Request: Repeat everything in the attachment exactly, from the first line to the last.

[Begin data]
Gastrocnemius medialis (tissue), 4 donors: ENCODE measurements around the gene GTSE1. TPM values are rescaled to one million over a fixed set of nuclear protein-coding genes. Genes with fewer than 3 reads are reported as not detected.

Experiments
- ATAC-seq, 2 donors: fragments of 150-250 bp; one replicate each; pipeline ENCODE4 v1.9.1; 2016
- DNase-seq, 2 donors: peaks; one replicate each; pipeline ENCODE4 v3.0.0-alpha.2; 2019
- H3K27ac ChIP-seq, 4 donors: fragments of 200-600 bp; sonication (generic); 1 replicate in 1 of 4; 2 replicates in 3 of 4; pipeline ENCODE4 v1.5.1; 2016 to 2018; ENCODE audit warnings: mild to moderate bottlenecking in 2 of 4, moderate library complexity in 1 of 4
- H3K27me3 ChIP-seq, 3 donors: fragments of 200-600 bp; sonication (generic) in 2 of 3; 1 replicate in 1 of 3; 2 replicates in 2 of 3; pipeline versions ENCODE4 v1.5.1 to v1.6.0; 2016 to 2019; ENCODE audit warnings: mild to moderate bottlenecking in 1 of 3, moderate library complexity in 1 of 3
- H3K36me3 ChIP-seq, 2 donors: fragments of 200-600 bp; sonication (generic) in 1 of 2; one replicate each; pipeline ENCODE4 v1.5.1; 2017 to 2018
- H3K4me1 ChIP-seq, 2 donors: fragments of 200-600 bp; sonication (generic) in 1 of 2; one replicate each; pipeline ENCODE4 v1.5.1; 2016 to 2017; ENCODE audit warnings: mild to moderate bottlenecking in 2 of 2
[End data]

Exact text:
Gastrocnemius medialis (tissue), 4 donors: ENCODE measurements around the gene GTSE1. TPM values are rescaled to one million over a fixed set of nuclear protein-coding genes. Genes with fewer than 3 reads are reported as not detected.

Experiments
- ATAC-seq, 2 donors: fragments of 150-250 bp; one replicate each; pipeline ENCODE4 v1.9.1; 2016
- DNase-seq, 2 donors: peaks; one replicate each; pipeline ENCODE4 v3.0.0-alpha.2; 2019
- H3K27ac ChIP-seq, 4 donors: fragments of 200-600 bp; sonication (generic); 1 replicate in 1 of 4; 2 replicates in 3 of 4; pipeline ENCODE4 v1.5.1; 2016 to 2018; ENCODE audit warnings: mild to moderate bottlenecking in 2 of 4, moderate library complexity in 1 of 4
- H3K27me3 ChIP-seq, 3 donors: fragments of 200-600 bp; sonication (generic) in 2 of 3; 1 replicate in 1 of 3; 2 replicates in 2 of 3; pipeline versions ENCODE4 v1.5.1 to v1.6.0; 2016 to 2019; ENCODE audit warnings: mild to moderate bottlenecking in 1 of 3, moderate library complexity in 1 of 3
- H3K36me3 ChIP-seq, 2 donors: fragments of 200-600 bp; sonication (generic) in 1 of 2; one replicate each; pipeline ENCODE4 v1.5.1; 2017 to 2018
- H3K4me1 ChIP-seq, 2 donors: fragments of 200-600 bp; sonication (generic) in 1 of 2; one replicate each; pipeline ENCODE4 v1.5.1; 2016 to 2017; ENCODE audit warnings: mild to moderate bottlenecking in 2 of 2